April 9th, 2008

breaking bad

Matter

I have just finished listening to the audio book of Matter by Iain M Banks. It's been in the top three downloads of audible UK for a month or so, since it came out. I dithered before downloading it because I knew it would be a big time commitment (21 hours) and Banks' last couple of SF novels weren't quite my cup of tea. Also I felt it would be a very male-oriented book, unlike the woman's-eye view of Sarah Water's The Night Watch, which I had enjoyed so much in March.

I think all Banks novels employ a narrow male-view even though he has female viewpoint characters. In Excession and The Algebraist I think he let it run away with him, constructing species and societies which didn't make sense. Getting all Marxist for a moment, I would say that the male role in our society can only exist because of the existence of the female role. Let me put it crudely - a gender can only express the values 'be clean, but never do any cleaning' or 'be a parent but don't do any parenting' if there is a complementary servant-gender which performs those missing functions. A species without entropy-work or parent-work could exist, but it would be alien in a way that Banks never achieved - despite the superficial trappings of alienness - in either of those two previous books. They too closely mirrored human concerns.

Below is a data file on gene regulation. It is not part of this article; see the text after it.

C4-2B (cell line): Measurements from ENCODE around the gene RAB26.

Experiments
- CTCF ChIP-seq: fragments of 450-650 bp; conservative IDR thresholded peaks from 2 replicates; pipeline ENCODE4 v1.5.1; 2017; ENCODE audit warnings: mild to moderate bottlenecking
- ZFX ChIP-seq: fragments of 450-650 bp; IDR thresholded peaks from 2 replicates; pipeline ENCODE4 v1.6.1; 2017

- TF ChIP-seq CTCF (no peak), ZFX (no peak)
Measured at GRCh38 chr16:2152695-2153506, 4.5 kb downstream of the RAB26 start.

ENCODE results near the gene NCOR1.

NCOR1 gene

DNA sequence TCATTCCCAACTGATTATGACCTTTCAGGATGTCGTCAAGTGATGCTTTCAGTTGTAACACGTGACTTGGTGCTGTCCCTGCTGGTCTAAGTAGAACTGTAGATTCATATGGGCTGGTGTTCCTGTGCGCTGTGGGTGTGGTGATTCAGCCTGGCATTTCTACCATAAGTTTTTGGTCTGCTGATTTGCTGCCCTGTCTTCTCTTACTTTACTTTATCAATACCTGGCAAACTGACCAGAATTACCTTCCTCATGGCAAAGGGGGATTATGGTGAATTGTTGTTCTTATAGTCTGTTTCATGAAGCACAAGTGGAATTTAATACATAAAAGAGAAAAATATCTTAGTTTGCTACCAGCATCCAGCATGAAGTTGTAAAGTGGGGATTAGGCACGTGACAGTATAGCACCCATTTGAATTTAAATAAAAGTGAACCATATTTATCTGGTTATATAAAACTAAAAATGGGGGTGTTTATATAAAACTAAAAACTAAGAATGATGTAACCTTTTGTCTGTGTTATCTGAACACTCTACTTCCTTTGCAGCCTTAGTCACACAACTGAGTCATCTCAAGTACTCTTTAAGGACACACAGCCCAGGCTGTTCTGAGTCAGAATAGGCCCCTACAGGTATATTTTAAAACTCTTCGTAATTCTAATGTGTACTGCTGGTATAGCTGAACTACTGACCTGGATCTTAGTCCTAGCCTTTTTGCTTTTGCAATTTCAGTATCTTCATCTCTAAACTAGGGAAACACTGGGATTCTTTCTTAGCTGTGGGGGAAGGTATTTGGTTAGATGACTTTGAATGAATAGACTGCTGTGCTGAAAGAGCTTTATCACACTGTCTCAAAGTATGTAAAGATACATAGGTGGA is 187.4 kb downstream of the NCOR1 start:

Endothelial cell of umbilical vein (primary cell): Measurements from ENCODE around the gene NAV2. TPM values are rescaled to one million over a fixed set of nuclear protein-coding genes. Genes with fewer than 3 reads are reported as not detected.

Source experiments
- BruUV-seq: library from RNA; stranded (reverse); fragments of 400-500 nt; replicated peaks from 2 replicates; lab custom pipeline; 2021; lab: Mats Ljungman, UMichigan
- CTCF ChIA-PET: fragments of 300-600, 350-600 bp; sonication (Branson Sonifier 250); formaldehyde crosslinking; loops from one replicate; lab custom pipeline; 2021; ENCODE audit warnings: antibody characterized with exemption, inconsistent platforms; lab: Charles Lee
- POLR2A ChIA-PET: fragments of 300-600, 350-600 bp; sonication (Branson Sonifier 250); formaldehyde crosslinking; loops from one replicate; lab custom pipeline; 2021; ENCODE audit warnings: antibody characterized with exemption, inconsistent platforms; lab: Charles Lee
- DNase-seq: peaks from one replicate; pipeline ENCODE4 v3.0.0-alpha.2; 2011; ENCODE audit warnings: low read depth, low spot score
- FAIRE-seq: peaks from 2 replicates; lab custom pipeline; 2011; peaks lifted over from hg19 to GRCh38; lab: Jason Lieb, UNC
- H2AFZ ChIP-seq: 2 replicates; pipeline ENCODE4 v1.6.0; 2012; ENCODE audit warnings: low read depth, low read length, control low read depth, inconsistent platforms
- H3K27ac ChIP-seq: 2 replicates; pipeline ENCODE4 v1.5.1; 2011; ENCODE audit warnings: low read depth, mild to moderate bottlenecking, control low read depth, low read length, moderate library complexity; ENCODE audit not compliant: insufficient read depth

These problems do not arise in the same way in Matter, which I think is in his better work. I have to be careful here, because I thoroughly enjoy having these books read to me, and I feel such admiration for the reader (in this case Toby Longworth) that it might make me insufficiently critical. Matter is an exuberant and entertaining book, perhaps not quite Player of Games but jolly good. Like Inversions it is mainly set in a low-tech human culture - a feudal society which is going through industrialisation. It follows the stories of three siblings
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